Drudge Retort: The Other Side of the News

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Friday, March 06, 2020

During his Fox News town hall on Thursday night, President Donald Trump said he planned to propose cuts to government benefit programs like Medicare and Social Security in his second term. The White House spent the hours that followed trying to walk those comments back.

Trump's remarks came in the context of a discussion about the national debt, which has ballooned to historic levels under his presidency despite his 2016 campaign promise to eliminate it entirely. After Trump claimed that cutting the debt would be a focus of his second term, host Martha MacCallum pointed out that "if you don't cut something in entitlements, you'll never really deal with the debt."

But before "you'll never really deal with the debt" even escaped MacCallum's lips, Trump interjected to agree with the first part of her statement " that cuts to programs like Social Security and Medicare will be necessary to get the debt under control. read more

Saturday, February 29, 2020

A high school student who has no history of traveling to infected areas has been diagnosed with coronavirus, according to Washington State Department of Health.

Thursday, February 27, 2020

U.S. stock markets are down again in early trading as coronavirus fears continue to hit economists forecasts for growth, and a number of technology companies began to note the impact of the outbreak in their trailing earnings and future results. read more

The Centers for Disease Control and Prevention (CDC) has confirmed an infection with the virus that causes COVID-19 in California in a person who reportedly did not have relevant travel history or exposure to another known patient with COVID-19. At this time, the patient's exposure is unknown. It's possible this could be an instance of community spread of COVID-19, which would be the first time this has happened in the United States. Community spread means spread of an illness for which the source of infection is unknown. It's also possible, however, that the patient may have been exposed to a returned traveler who was infected. This case was detected through the U.S. public health system -- picked up by astute clinicians. This brings the total number of COVID-19 cases in the United States to 15. read more

Tuesday, February 25, 2020

Severe illness caused by viruses such as H5N1 also means that infected people can be identified and isolated, or that they died quickly. They do not walk around feeling just a little under the weather, seeding the virus. The new coronavirus (known technically as SARS-CoV-2) that has been spreading around the world can cause a respiratory illness that can be severe. The disease (known as COVID-19) seems to have a fatality rate of less than 2 percent"exponentially lower than most outbreaks that make global news. The virus has raised alarm not despite that low fatality rate, but because of it.



Good article about mutations and evolution of this virus.

Tor, you might find this interesting as you were asking about this about a month ago.

I'm just trying to remove the politics and get a handle on how serious this thing is.

#24 | Posted by JeffJ

Good questions. I don't have a go to source of info for it because my information is an aggregate from conversations with people at work and the literature. Most of what I'm reading in the media is about new cases or deaths, nothing stated about the virology or medical side is new to me.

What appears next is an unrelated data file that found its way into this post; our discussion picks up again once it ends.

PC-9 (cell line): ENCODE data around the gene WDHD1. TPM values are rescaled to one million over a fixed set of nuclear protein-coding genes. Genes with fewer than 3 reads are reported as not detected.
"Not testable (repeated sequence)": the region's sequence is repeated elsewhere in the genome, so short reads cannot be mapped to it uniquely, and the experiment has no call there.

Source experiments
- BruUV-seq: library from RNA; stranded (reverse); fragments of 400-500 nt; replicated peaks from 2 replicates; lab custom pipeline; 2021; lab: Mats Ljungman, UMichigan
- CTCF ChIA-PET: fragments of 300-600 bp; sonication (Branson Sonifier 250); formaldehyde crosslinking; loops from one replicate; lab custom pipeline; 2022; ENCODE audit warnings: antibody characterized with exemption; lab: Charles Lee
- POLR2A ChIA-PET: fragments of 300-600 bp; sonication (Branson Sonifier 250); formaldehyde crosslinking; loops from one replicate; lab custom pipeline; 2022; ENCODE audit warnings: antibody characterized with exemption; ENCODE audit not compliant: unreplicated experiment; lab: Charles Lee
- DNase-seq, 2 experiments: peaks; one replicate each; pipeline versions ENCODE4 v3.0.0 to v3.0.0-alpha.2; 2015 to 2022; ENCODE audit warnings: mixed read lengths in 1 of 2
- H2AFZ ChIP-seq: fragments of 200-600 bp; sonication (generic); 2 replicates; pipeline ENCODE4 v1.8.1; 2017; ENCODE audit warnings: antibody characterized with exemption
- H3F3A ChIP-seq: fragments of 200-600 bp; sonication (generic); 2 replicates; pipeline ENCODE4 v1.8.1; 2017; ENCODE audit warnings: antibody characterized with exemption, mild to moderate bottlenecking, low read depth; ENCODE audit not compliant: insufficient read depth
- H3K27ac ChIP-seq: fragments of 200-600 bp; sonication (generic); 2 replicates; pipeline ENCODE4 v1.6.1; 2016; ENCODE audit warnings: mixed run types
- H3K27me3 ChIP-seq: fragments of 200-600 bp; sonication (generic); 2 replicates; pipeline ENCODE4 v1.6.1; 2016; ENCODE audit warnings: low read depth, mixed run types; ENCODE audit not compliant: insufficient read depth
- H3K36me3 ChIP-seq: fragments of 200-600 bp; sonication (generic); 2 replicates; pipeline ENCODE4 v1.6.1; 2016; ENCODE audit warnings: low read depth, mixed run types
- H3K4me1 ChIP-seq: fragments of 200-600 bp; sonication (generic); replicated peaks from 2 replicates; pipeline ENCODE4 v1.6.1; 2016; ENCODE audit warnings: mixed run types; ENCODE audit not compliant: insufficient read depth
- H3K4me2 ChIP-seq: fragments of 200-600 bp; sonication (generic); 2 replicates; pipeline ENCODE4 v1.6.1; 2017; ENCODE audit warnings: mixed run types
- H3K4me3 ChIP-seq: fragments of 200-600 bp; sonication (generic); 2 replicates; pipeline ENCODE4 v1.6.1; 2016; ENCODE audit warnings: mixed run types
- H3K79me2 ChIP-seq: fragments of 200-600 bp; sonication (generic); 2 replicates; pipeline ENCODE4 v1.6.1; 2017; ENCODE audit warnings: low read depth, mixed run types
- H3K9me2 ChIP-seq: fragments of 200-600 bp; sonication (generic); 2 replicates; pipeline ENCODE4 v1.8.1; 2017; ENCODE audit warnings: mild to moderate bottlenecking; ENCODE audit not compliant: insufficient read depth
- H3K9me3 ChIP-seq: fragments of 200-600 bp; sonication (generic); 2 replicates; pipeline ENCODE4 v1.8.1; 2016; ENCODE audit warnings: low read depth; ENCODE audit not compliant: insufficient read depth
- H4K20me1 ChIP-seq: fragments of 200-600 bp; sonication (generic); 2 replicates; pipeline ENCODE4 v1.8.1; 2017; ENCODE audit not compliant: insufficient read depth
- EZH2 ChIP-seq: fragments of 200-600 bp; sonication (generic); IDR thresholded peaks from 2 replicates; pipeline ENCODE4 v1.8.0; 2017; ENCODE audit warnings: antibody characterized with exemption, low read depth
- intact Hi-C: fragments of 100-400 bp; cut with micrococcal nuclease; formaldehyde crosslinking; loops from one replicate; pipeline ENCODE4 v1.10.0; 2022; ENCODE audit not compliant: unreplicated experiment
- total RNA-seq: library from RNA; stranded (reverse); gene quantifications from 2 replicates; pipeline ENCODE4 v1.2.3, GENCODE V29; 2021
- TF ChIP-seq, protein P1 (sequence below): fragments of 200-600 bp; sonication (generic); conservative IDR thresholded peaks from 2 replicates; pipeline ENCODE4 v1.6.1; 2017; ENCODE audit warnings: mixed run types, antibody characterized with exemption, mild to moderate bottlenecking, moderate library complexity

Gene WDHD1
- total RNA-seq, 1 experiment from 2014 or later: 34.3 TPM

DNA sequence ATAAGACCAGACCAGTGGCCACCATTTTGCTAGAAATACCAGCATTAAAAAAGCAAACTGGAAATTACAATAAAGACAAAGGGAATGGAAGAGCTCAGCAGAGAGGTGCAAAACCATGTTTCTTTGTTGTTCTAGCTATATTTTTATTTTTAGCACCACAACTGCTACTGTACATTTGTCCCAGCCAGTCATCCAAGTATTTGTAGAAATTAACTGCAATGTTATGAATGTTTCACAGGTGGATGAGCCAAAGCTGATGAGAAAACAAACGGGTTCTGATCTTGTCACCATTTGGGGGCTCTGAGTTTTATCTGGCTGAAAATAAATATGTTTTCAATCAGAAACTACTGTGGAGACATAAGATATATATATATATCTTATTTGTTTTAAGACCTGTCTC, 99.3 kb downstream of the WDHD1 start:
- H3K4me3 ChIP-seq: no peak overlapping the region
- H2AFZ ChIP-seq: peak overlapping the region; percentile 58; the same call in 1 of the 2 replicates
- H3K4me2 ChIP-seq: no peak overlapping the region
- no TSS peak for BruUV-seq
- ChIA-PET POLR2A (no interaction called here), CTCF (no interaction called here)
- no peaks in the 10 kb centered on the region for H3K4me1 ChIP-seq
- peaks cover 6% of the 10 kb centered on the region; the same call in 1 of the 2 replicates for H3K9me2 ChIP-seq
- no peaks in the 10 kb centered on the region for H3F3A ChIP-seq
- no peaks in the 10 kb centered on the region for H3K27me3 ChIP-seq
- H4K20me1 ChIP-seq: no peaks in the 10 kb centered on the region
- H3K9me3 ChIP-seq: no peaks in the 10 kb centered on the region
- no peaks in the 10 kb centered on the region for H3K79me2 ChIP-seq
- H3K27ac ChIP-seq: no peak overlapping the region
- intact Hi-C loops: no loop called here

The problem with trying to describe the true gravity of the situation is most people fall in to two camps-they latch on to the low 3-3.5% number and take that to mean it's nothing and everybody is freaking out and scaremongering or they latch on to the rapid spread and word "pandemic" and raid their local Costco for the most bottled water and toilet paper they can fit in their trunk.

It seems like it's extremely infectious but has an incubation period which means it can be transmitted prior to symptoms becoming manifest. Stated another way, a person can unwittingly transmit it prior to even knowing they are sick.

Correct. I don't think we have a good handle on how many days one can be asymptomatic and contagious. It's probably the first few days before symptoms set in like other respiratory illnesses, not the entire incubation period.

The best number to remember is that each infected person will, statistically, infect another two people. We're in true exponential territory.

It's not like Motawba from the movie Outbreak which had basically a 100% mortality rate, but it's mortality rate of 2-3% is still considerably higher than that of the flu and young children and the elderly are at much greater risk.

The case fatality rate (number of lethal, confirmed infections) is about 3-3.5% (the numbers from Italy and Iran are in that ballpark). For seasonal influenza the case fatality rate is about 1.5% IIRC. Overall total lethality rates are 0.1% for seasonal influenza and estimated to be 0.6-0.7% for SARS-CoV-2. Both are predominantly dangerous in the elderly and those with preexisting medical conditions.

The quarantines we are seeing overseas seem excessive to me but (setting aside Italy) it's taking place in countries that tightly control their flow of information which suggests to me that this thing is far more dangerous than we are being lead to believe.

Like I said, numbers from Iran and Italy are pretty close and I think we'll see the US numbers level off in that range.

If you're young and healthy, you don't have much to worry about with this beyond economic and social disruption (time off, schools closing ect). The biggest worry is spreading to people you know who are more susceptible to severe disease. So practice good hygiene, stay home if you're sick and avoid large gatherings when cases start to pick up in your area.

Here area few good links for info.



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